2014-03-07

Co.Exist

These Drones Don't Kill--They Protect Endagered Animals

Unmanned aerial systems have a bad reputation, but in Africa, they're being used more and more to help protect fading species.

Tracking animals in a remote wilderness isn't easy. If they're endangered species, there may be only a few examples to count. And then there's the rough and vast terrain itself. Traditionally, researchers have extrapolated the health of a rainforest by taking samples from a small bit of it. But that method necessarily has flaws. Surveyors can only cover so much ground, and the quality of the observations vary.

These are all reasons why drones could be a game-changer in conservation, according to Serge Wich, a professor in primate biology at John Moores University. By covering large areas in surveys, doing it repeatedly, and automating some of the analysis, aerial vehicles can track wildlife in a more comprehensive and efficient way.

Wich is co-founder of Conservation Drones, a group of researchers and technologists spreading drone technology around the world. The nonprofit has already worked with conservation groups and governments in Nepal, Indonesia, Gabon, and Greenland, and Wich hopes to visit more places this year.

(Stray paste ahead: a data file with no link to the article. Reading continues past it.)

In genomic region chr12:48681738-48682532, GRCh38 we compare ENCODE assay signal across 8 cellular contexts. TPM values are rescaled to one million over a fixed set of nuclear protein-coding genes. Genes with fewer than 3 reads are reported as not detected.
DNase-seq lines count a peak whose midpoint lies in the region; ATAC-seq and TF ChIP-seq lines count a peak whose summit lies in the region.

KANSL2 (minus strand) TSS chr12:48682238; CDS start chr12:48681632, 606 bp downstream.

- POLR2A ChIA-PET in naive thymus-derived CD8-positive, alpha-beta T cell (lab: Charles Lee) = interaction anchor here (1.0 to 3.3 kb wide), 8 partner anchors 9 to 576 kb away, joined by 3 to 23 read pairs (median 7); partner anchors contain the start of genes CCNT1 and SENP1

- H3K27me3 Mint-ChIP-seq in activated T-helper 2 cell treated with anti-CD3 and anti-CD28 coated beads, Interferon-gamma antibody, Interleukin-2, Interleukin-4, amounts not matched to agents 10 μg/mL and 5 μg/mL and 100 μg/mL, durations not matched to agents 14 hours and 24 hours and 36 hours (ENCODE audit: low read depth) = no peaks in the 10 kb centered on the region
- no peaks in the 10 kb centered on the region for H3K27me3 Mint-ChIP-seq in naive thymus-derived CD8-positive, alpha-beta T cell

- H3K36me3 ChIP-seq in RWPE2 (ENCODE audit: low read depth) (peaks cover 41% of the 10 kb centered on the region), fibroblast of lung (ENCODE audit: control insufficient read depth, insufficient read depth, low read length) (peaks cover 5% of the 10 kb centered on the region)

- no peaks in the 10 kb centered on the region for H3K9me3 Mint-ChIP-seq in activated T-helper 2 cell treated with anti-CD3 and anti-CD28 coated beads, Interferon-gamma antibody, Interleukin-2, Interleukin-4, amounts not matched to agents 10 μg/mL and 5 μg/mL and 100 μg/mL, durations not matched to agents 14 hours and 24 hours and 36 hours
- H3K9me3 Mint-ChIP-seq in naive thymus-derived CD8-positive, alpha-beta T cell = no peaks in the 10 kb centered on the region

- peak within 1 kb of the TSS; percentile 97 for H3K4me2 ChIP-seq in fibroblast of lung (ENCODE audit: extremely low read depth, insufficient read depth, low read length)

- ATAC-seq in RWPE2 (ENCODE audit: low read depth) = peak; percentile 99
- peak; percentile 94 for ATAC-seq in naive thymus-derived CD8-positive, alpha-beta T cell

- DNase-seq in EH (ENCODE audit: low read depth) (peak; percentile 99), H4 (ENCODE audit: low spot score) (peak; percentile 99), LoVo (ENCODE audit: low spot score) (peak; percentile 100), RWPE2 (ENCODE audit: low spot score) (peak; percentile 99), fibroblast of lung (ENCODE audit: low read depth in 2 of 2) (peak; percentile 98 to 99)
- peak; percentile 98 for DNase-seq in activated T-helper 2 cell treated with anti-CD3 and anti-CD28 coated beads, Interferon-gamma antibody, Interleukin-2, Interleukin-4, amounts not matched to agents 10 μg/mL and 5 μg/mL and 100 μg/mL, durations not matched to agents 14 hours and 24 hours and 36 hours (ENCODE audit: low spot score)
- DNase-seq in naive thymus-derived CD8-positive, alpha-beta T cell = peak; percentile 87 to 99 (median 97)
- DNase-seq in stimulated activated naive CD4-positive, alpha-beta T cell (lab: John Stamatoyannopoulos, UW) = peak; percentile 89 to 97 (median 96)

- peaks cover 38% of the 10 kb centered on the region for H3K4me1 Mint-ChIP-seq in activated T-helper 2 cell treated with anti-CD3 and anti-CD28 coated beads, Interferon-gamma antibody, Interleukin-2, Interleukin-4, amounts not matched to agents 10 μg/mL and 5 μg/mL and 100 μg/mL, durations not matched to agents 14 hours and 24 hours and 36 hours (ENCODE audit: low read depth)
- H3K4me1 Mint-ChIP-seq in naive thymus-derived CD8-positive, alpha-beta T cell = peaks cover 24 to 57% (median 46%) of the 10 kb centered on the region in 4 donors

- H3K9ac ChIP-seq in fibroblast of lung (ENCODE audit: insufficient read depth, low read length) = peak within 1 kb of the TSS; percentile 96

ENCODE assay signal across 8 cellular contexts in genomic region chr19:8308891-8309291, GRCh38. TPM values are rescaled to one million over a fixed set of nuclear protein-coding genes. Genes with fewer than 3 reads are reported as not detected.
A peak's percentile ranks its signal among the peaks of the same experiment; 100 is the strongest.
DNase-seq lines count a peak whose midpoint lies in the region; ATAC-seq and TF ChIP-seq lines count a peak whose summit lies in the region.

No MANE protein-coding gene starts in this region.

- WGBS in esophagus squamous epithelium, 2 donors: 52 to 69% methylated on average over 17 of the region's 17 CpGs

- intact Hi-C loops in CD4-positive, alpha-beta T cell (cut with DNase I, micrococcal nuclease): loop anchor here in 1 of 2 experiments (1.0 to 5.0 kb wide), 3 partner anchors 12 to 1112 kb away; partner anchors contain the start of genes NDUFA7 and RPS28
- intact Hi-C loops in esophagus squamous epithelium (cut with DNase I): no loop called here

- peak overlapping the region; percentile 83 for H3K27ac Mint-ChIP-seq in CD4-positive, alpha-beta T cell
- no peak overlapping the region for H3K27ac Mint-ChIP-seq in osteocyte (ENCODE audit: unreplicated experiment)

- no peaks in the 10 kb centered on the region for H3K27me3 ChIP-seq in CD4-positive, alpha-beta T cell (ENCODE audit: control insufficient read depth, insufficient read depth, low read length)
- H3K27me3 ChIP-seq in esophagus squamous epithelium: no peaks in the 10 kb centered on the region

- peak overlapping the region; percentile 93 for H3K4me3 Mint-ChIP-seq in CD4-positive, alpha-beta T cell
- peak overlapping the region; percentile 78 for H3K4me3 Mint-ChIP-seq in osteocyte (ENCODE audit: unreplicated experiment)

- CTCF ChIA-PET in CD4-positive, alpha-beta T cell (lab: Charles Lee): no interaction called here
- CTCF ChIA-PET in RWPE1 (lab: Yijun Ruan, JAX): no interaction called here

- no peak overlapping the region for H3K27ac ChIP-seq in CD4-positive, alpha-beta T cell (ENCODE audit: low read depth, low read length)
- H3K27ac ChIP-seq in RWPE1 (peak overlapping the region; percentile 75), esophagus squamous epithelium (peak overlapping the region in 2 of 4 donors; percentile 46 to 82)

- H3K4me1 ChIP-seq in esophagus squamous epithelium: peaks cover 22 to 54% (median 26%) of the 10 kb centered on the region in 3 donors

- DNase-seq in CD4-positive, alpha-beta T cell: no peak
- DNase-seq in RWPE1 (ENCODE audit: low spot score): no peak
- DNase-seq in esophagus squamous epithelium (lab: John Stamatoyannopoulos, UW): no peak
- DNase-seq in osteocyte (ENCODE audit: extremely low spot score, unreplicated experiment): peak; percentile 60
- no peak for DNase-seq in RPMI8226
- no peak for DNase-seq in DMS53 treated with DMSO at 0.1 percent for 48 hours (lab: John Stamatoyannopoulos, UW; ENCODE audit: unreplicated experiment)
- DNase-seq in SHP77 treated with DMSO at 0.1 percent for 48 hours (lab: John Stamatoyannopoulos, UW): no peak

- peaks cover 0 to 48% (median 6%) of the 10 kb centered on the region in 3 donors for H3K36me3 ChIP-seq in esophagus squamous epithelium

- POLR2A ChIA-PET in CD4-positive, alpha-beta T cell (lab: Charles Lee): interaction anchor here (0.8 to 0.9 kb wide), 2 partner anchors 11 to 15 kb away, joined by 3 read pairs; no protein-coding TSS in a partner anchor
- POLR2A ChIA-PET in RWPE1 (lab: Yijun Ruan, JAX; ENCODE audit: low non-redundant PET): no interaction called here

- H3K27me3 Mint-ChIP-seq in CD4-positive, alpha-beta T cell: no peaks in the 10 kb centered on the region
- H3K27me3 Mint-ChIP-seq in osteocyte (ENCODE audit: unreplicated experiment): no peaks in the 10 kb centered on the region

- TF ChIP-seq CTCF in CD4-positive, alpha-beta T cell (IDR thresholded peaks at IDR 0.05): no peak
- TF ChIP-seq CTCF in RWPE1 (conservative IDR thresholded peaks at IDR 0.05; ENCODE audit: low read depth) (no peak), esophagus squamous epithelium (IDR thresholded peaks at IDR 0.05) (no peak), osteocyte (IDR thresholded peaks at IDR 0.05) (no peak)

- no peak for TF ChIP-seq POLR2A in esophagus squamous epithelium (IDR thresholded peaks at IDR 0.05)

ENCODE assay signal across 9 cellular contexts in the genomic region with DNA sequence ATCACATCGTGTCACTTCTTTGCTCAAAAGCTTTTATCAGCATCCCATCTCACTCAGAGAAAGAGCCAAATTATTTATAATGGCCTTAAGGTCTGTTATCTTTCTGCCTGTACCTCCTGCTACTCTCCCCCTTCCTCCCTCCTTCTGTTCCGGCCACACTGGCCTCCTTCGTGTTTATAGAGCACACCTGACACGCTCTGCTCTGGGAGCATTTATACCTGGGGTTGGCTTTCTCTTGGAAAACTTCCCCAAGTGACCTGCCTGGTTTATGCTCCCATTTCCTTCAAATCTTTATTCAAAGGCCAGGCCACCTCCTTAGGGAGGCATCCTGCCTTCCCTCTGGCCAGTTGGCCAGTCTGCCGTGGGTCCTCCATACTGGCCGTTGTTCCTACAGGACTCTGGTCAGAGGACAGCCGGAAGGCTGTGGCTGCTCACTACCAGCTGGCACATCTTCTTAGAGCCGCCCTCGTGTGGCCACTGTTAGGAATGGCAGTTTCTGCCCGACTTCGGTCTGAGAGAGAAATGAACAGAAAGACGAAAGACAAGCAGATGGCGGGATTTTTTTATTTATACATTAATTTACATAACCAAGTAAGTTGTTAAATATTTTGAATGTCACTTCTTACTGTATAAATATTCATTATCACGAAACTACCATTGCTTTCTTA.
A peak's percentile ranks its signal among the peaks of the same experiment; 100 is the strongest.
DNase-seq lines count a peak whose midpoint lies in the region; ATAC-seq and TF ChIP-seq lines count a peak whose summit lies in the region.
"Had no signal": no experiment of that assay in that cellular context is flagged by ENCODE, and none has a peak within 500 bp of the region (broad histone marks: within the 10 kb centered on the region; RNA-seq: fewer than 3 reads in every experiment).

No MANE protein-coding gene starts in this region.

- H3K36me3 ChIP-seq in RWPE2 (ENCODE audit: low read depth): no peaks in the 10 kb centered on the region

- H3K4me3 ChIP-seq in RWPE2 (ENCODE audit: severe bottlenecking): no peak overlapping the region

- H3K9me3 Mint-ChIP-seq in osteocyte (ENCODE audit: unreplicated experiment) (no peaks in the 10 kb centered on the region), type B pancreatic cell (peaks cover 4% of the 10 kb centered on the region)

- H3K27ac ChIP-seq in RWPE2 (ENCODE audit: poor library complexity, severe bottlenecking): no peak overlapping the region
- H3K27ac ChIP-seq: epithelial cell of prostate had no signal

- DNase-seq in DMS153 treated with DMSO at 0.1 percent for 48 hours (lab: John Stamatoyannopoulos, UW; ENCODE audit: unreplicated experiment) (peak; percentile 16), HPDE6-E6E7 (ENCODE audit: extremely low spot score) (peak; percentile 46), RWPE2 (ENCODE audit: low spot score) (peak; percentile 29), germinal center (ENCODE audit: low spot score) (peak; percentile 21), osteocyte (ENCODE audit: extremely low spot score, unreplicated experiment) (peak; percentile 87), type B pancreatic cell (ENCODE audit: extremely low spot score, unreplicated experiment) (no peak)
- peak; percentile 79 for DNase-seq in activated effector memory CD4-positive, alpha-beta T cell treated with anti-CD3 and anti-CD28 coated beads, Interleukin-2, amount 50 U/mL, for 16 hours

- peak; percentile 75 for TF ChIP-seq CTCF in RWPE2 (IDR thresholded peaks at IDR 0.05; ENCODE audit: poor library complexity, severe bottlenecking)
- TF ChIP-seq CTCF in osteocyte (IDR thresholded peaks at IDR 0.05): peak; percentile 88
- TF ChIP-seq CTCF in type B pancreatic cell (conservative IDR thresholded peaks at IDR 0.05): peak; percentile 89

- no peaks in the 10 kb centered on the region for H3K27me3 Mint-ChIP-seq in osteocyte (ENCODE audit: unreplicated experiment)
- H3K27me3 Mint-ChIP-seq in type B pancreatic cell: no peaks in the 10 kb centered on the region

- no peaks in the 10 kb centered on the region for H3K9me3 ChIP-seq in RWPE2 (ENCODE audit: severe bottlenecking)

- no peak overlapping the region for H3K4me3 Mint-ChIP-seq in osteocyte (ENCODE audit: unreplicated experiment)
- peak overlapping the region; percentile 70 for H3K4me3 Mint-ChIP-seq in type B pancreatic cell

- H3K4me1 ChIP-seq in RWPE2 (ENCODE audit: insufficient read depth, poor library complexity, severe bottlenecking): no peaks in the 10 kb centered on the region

"The potential is huge to allow people to do very efficient data collection on a variety of issues that are important for conservation," he says. "We often struggle determining how many animals there are, where human encroachment is occurring. There are an enormous amount of ecological questions we can address with these systems."

"Drone" conjures up technology that is militaristic or highly sophisticated. But Wich's UAVs are neither of those things. They are really glorified model airplanes with a few off-the-shelf components. But that's the beauty: the technology is falling in price and becoming more user-friendly. The kits Conservation Drones uses cost no more than about $3,000.

Its latest version has an open-source autopilot platform from California, along with a GPS tracker and altimeter. It's then fitted with still cameras or video. To set a flight path, Wich simply plugs in a few points on a Google Map, then launches the drone by hand. The battery-powered module can fly for up to an hour, and cover a maximum distance of about 25 miles.

The drones offer an aerial view, allowing Wich and his colleagues to get a close-up view unobscured by clouds. The next step is to improve the analysis of the images that come back. Conservation Drones is now working to automate the counting process, and build up picture-maps by stitching hundreds of images together (see some examples above). It also wants to create 3-D model environments, providing a sort of living inventory of what's been destroyed and what remains.

See more in the TED talk by Wich's partner Lian Pin Koh. Several other groups are also pioneering drones-for-conservation, notably the World Wildlife Fund working with Google, the International Anti-Poaching Foundation, led by Iraq War veteran Damien Mander, and ShadowView, a group out of the Netherlands. Poachers beware.

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